Shakespeare centrestage, yet again
Subalterns in Shakespeare: A
Ed Anand Prakash.
Kurukshetra. Pages 240. Rs 795
is interesting to note that for years the debate between the
conventional literary critics and the postcolonial revolved around the
need to move away from the cultural hegemony of the canon, the power
structures implicit in the curriculum around the world. "Will is
no great shakes" was a statement that did provoke the Shakespeare
lobby which would react by asserting that the postcolonial studies was
more of a bandwagon, a fiefdom of no significant consequence.
Interestingly, Shakespeare’s return to English Studies is ironically
via the postcolonial.
US muddled at policy level
Reviewed by Rakesh Datta
The Art of Intelligence
By Henry A Crumpton. The Penguin Press, New York. Pages 338. $27.95
in his classic On War stressed that the art of war in its
highest sense is policy – a policy that fights. It equally brings
out the role of intelligence generally responsible for major conflicts
in the world. For instance, when Al-Qaida (AQ) assaulted US
chancelleries in Dar-es-Salam and Nairobi in August, 1998, killing
more than 200 people including Americans, it actually brought the
onset of new techniques of warfare to which the US was not prepared as
a matter of policy.
Reviewed by Vikrant Parmar
By Lata Gwalani. Frog Books. Pages 267. Rs 195
enigmatic, remain incognito' - goes a saying. Implies verbatim for
Lata Gwalani's book Incognito, where she remains enigmatic till
the last 40-odd pages and thus incognito. Post the initial few pages
where the protagonist, Anjali, relates the story of her four friends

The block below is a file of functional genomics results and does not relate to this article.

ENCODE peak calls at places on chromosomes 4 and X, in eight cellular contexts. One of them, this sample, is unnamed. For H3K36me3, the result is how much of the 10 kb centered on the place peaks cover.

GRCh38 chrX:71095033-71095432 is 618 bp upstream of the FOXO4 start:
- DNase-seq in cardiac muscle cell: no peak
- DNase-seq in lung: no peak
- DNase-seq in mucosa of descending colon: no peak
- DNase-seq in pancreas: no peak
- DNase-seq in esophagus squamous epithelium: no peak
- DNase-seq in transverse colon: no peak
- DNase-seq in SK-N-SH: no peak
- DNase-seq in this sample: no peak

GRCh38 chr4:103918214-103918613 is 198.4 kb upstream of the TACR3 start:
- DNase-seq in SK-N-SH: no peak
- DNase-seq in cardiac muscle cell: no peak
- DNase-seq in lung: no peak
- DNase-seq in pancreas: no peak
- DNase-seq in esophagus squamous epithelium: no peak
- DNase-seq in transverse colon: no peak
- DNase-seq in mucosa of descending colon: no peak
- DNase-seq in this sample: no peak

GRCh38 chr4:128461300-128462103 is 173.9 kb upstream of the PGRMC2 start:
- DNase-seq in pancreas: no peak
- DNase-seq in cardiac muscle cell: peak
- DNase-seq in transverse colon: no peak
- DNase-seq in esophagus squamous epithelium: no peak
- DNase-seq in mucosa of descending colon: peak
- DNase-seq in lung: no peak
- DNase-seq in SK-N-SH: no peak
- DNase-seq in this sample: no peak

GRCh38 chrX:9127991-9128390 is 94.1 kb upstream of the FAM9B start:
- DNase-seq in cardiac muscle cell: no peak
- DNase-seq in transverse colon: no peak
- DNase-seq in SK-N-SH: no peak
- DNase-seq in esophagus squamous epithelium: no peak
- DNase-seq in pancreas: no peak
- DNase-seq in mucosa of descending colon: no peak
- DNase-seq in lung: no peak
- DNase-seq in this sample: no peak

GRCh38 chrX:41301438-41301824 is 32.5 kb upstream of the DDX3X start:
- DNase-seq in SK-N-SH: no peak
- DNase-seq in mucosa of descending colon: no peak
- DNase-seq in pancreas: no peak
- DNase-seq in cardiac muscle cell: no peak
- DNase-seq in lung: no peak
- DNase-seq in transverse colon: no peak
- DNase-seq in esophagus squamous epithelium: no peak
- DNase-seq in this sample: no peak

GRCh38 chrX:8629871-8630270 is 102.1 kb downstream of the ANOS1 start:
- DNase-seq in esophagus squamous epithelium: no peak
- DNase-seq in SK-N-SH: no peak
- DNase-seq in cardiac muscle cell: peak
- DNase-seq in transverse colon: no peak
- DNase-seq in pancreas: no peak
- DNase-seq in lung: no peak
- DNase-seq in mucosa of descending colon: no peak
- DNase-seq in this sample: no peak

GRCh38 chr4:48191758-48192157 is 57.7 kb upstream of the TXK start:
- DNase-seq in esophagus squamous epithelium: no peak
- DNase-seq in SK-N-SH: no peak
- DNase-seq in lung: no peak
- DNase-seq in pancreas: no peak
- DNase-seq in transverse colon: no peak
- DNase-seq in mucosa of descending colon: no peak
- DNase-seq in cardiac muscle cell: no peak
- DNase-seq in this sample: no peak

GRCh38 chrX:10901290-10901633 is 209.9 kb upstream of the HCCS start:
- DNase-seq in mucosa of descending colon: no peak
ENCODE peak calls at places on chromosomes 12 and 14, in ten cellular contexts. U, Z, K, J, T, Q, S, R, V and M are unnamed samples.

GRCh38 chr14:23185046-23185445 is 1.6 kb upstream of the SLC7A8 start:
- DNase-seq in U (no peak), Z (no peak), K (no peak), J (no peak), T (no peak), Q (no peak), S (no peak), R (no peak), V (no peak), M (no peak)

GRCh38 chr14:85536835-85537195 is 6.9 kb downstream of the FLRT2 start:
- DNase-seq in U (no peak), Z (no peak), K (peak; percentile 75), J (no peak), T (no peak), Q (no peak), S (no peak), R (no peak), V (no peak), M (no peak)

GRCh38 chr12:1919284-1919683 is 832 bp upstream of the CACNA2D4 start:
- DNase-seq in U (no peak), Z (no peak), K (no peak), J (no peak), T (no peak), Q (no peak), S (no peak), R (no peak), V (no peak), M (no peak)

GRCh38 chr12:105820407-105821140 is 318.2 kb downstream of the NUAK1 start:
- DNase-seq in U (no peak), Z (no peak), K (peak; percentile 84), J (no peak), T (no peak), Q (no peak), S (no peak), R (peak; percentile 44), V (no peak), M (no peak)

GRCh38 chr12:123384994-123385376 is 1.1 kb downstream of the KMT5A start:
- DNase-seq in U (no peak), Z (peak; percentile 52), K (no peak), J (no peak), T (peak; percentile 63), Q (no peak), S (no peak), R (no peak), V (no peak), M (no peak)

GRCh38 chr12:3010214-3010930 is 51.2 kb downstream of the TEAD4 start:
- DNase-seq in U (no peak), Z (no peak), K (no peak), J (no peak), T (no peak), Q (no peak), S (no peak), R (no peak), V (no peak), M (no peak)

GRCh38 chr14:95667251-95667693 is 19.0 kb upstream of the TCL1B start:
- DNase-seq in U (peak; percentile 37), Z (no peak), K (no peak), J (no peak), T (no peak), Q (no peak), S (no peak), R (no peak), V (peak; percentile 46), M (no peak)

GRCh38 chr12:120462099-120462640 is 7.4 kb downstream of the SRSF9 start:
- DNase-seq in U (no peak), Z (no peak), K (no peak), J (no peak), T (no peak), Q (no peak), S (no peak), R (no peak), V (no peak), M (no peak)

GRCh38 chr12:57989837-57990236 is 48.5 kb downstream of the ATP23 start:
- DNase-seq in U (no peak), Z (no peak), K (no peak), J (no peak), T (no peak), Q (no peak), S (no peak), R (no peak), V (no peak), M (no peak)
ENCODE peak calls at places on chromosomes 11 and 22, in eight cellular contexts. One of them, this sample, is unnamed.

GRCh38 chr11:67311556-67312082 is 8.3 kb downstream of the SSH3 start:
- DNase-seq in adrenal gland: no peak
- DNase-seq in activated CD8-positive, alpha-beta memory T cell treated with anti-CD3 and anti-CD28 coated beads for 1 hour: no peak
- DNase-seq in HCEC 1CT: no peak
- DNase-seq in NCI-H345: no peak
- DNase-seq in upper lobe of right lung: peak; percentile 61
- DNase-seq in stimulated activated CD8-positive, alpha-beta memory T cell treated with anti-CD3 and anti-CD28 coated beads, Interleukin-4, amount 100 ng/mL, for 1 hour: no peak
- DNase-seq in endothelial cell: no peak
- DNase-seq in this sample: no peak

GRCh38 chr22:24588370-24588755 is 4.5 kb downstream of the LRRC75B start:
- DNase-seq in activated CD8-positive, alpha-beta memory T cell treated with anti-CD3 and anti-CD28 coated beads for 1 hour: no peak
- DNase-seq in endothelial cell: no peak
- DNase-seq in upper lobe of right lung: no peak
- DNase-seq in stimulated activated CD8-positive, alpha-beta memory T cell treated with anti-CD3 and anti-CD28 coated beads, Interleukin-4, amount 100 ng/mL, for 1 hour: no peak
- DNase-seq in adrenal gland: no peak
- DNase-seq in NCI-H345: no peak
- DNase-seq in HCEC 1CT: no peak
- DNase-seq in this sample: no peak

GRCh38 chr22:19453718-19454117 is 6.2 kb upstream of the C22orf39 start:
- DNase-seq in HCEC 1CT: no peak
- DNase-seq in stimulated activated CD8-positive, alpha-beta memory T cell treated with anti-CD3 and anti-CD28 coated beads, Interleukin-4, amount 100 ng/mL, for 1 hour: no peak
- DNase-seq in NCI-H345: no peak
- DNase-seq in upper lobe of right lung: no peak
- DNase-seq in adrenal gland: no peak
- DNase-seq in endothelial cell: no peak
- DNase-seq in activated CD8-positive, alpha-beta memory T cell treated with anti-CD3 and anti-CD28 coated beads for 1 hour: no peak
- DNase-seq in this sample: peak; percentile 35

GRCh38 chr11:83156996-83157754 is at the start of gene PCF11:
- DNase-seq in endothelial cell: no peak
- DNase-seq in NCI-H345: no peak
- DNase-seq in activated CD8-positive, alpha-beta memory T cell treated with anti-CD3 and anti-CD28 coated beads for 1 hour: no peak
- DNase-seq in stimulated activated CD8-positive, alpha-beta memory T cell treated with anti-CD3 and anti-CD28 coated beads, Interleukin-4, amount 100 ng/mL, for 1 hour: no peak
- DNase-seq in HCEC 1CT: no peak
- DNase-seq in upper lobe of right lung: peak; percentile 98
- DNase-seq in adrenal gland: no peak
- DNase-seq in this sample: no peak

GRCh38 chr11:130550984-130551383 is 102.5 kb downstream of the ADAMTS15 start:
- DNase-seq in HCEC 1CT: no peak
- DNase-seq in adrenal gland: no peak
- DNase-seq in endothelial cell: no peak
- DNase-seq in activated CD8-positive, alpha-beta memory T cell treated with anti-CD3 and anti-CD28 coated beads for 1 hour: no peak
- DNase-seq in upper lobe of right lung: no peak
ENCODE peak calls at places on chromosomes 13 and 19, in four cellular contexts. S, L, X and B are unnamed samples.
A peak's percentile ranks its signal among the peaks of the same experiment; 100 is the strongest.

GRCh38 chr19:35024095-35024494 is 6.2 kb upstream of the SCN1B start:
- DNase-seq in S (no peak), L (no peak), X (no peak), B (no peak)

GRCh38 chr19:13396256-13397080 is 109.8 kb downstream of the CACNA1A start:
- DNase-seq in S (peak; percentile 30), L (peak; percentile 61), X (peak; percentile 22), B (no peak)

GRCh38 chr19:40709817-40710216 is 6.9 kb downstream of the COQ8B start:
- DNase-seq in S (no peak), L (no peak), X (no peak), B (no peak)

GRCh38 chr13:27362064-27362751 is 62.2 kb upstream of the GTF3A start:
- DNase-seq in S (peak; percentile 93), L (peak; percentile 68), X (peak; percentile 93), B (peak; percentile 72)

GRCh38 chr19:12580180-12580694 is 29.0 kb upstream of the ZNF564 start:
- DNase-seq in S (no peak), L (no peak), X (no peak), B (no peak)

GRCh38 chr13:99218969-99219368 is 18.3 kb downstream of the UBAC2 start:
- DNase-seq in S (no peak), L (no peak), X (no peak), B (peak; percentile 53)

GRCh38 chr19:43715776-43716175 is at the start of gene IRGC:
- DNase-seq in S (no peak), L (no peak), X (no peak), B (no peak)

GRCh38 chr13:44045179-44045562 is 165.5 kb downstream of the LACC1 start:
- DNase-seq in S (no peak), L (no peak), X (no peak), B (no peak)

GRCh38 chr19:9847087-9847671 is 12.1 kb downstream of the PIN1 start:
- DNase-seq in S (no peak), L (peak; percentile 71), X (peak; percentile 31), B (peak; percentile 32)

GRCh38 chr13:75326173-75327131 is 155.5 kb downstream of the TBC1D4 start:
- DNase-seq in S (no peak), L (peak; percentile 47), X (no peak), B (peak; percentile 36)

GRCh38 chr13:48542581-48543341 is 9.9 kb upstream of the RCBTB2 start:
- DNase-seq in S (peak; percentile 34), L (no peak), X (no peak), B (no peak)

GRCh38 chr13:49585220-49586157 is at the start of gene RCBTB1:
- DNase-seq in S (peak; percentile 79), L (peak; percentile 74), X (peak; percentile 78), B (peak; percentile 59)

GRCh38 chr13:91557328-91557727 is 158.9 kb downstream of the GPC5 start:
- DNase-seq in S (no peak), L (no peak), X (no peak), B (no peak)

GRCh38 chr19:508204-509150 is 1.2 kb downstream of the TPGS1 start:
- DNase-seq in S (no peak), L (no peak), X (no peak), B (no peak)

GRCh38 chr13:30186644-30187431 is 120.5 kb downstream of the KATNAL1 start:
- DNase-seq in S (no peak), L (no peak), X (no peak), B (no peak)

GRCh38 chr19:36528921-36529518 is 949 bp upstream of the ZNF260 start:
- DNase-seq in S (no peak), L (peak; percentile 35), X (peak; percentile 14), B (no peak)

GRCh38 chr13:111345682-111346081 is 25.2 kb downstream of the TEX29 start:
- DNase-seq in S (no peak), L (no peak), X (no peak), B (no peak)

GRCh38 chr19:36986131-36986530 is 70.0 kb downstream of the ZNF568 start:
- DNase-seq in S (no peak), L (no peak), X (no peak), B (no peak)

— Shailee, Rachna, Anuradha, Shakti — and how they 'decide' to
murder the respective men in their lives, Vikram, Rohit, Avnit and
Kartik - to her doctor, the narrative becomes episodic.
a difficult life simple for special children
Reviewed by Chandni S Chandel
Parenting Your Complex Child
By Peggy Lou Morgan. Indiana
Publishing House. Pages 183. $16.95
teacher, no doctor, no book can teach you parenting unless you do not
become a mother yourself, they say. The author rightly puts her
mentor’s quote aptly right in the beginning "If only the world
could understand you through your’s Mom’s ears and eyes",
which can be a motivating force for you and your special-needs child.
This book offers disciplined and inexpensive ways of dealing with a
special-needs child, suffering from autism, Down Syndrome, ADHD,
bipolar disorder, etc. Morgan’s book is a handy help book for all
mothers as she shares first-hand experience of rearing a child with
multiple or single disorders.
road to self realisation
Reviewed by Balwinder Kaur
The Man Who Tried to Remember
By Makarand Sathe (translated by Shanta Gokhale).
Viking. Pages 237. Rs 399.
Achyut Athavale is trying to collect the pieces of his life, while he
is locked in a cell and facing murder charges. Haunted by ghosts of
memories, he clings to cold hard facts delineating and deconstructing
social structures instead. Being highly disenchanted and
disassociated, he doesn’t consider degrees of culpability; instead
condemns himself. It portrays the fragility of a highly intellectual
mind which has failed itself in small but crucial ways. Beginning in
medias res, the book is a postmodern riddle on the subjectivity of
perspective and experience.